Premier League Welsh Football — 20 June 2013
Can a Mid-Table Club Break the Top Seven Stranglehold?

In the Premier League right now there seems to be a clear divide between the seven highest placed teams and the rest. Running down the table, the two Manchester giants and Chelsea look set to battle for league titles for the next few years. Tottenham and Arsenal’s rivalry is as intense as ever, but neither seems likely to win a title soon. The two big Merseyside clubs rounded out the top 7 this year, with Everton continuing to set the standard in consistency without millions, and Liverpool’s stature as a club keeping the fans and money flowing despite endless drama at Anfield.

This looks to be quite an exclusive group of teams, the next highest finishers after all were West Brom, who were a full 12 points behind Liverpool. So, can any of the teams that finished in the middle of the Premier League this year realistically break the grip the richer and more established clubs have on the division’s top seven?

West Brom (8th)

Reasons for hope:

The Baggies enjoyed a historic season, which saw them claim their highest ever Premier League finish. They also showed excellent form against top seven clubs, taking 14 points against them in total, including memorable wins over Liverpool, Everton and Chelsea. They play a good brand of football, and scored more goals than any side outside the top seven.

Reasons for concern:

Money is tight as Jeremy Peace is one of the less wealthy owners in the league and the Hawthorns is one of the smaller stadiums. On the field, losing Roman Lukaku (who scored 17 league goals this year) is their biggest challenge. They must also fix a suspect back four that at times can be go missing. West Brom conceded three or more goals in seven Premier League games this season.


Next year the Baggies will be without Roman Lukaku who scored 17 league goals this year

Swansea (9th)

Reasons for hope:

A strong team and an excellent manager (if they keep him) make Swansea arguably the favourites to challenge the League’s elites. Winning the League Cup brought money and a potential winning mentality to the club, which can be built on next season. In fact, they were on the cusp of a Europa League place for quite a lot of the year (they were 7th as late as February). Lastly, increased funds should be available after a memorable season.

Reasons for concern:

Dispute good wingers and the addition of Michu, Swansea do not yet pose great attacking threat. They failed to score in 16 games this year (joint most with QPR), and if they cannot add a solid striker this transfer window, expect more of the same.

West Ham (10th)

Reasons for hope:

Upton Park remains one of the toughest places to go to in Britain – 33 of West Ham’s 46 points came at home this season, while only four teams won there. On the pitch, Sam Allardyce has built a solid team around wily veterans such as Kevin Nolan, Jussi Jääskeläinen, Mohamed Diamé and Guy Demel. The signing of Andy Carroll is also potentially huge. Finally, like most London clubs, West Ham have a good revenue stream.

Reasons for concern:

Poor away form could become a fairly serious problem, as could age. The team was also quite injury-prone, so without a couple of youthful signings, keeping the team healthy and energised may prove difficult.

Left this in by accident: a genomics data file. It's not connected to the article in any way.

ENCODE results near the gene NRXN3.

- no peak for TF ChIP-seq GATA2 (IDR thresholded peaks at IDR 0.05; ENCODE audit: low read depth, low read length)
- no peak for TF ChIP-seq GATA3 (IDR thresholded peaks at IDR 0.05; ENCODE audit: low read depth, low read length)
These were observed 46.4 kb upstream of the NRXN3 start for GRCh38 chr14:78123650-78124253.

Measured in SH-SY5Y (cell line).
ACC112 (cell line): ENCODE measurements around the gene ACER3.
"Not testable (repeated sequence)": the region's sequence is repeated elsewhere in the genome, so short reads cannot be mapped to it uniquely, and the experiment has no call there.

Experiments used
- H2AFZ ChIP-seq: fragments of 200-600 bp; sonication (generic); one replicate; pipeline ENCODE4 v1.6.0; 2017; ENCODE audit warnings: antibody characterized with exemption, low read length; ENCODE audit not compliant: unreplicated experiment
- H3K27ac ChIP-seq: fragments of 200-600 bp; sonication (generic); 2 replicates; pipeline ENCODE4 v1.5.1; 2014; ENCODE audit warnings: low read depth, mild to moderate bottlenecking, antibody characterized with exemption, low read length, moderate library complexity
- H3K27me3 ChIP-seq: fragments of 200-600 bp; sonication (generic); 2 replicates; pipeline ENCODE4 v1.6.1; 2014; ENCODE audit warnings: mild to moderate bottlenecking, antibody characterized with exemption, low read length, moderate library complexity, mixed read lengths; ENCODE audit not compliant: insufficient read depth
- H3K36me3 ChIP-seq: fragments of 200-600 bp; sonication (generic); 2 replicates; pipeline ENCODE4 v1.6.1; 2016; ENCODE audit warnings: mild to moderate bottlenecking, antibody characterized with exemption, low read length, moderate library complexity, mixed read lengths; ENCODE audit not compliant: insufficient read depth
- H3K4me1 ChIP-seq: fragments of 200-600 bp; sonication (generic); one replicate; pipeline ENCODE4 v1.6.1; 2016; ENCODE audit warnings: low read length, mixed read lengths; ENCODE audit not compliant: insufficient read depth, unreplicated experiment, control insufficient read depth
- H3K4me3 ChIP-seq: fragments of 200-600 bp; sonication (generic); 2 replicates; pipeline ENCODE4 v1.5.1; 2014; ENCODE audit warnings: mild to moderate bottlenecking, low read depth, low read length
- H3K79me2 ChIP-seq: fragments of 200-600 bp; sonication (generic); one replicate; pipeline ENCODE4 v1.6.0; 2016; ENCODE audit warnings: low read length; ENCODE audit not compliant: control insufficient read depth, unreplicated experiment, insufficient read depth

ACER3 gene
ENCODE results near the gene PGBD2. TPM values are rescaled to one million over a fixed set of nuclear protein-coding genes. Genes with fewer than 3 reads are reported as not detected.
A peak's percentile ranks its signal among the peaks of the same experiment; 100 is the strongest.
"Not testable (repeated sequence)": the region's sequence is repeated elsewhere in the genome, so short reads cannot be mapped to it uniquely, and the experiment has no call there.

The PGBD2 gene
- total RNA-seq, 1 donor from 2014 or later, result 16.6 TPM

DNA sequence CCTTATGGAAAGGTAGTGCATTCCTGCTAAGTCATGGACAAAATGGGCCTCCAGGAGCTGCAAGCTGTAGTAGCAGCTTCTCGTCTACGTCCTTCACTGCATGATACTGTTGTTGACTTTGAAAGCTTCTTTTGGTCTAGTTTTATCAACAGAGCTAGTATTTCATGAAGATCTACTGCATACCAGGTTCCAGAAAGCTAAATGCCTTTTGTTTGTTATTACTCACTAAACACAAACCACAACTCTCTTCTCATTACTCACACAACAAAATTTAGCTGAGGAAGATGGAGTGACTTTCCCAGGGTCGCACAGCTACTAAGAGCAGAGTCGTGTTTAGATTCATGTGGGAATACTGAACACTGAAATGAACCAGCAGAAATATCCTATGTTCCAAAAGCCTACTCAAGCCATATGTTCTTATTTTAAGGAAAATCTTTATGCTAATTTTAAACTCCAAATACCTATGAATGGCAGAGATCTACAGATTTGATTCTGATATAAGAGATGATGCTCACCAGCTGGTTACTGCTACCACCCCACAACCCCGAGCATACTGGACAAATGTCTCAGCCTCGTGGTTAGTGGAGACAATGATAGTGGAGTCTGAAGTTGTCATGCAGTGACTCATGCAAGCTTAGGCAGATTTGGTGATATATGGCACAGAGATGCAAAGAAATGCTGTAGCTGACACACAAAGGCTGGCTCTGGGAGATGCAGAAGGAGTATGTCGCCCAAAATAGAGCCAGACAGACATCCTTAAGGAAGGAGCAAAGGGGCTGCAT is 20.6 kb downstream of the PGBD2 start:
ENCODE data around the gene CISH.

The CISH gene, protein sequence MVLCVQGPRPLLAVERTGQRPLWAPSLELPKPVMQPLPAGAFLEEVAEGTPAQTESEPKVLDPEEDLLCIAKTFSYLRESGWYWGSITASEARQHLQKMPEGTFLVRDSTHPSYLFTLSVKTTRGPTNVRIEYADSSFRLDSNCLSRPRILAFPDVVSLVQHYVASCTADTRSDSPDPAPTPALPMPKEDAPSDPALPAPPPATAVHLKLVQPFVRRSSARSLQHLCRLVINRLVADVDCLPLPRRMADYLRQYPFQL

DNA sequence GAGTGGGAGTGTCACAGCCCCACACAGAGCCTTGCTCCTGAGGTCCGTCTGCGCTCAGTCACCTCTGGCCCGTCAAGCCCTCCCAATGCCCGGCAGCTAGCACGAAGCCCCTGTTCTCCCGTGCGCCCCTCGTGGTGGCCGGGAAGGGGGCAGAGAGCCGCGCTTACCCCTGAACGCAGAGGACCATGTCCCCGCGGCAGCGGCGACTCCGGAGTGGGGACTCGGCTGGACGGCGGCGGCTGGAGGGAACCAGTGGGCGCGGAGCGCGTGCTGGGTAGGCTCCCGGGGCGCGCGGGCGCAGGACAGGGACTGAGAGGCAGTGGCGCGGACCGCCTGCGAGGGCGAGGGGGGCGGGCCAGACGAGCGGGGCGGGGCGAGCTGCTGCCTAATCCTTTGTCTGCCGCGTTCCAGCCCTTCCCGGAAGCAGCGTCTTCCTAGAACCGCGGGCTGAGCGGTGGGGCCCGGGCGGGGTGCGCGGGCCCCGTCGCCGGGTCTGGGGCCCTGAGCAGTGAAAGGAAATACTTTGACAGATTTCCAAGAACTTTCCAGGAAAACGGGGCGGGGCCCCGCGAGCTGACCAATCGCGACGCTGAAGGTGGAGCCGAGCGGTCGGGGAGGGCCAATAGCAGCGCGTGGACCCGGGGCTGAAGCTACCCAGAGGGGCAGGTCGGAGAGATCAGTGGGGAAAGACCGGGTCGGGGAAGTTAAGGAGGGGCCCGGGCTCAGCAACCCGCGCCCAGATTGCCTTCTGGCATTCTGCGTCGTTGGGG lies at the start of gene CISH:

Norwich (11th)

Reasons for hope:

They have established themselves as a solid Premier League team, improving by one spot on an excellent season last year. Carrow Road is becoming something of a fortress, providing 31 of Norwich’s points. The Canaries were also excellent against the League’s top seven, registering 15 points against them, including stunning wins over Man City, Man United and Arsenal. Finally, they seem to be willing to buy more, having already spent well over £10 million on Ricky van Wolfswinkel and Javier Garrido this transfer window.

Reasons for concern:

More attacking enterprise is needed – they scored fewer goals than Reading this year despite finishing 16 points higher. Like West Brom, their defence also seems to go to missing in certain games. They conceded four or more goals in six Premier League games. Big losses will hurt squad confidence even if results are found elsewhere.

Fulham (12th)

Reasons for hope:

An established Premier League side, Fulham have had twelve straight seasons in the top flight. They look solid going forward and have many experienced heads in the team. Finally, it appears they will look to spend well in the window, having already brought Maarten Stekelenburg and Sascha Riether for over £7 million combined.

Reasons for concern:

They seem to have consistently regressed since making the Europa League final under Roy Hodgson, and this season petered out after a promising start. Relegation might not be likely, but shaking off recent mediocrity could be tough, especially without a star player. The most threatening face in the team right is 32 year old Dimitar Berbatov.


To answer the question, it is conceivable that one or two of these mid table sides can challenge the league’s big boys. The fact is though that money will have to be spent fairly abundantly to achieve this, and none of these clubs are overtly rich as it stands. Swansea would be my bet to mount a European challenge out of all of these clubs, possibly at the expense of a Moyes-less Everton. If Andy Carroll can reproduce his Newcastle form, West Ham also could also have a decent chance. But I’m afraid my rather dull prediction is that we’ll see much of the same next season, with no more than one of these sides finishing in the league’s top seven.

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Gregory Landon
Gregory Landon

Born in England, raised in South Africa, sturdy right back, Newcastle United supporter!

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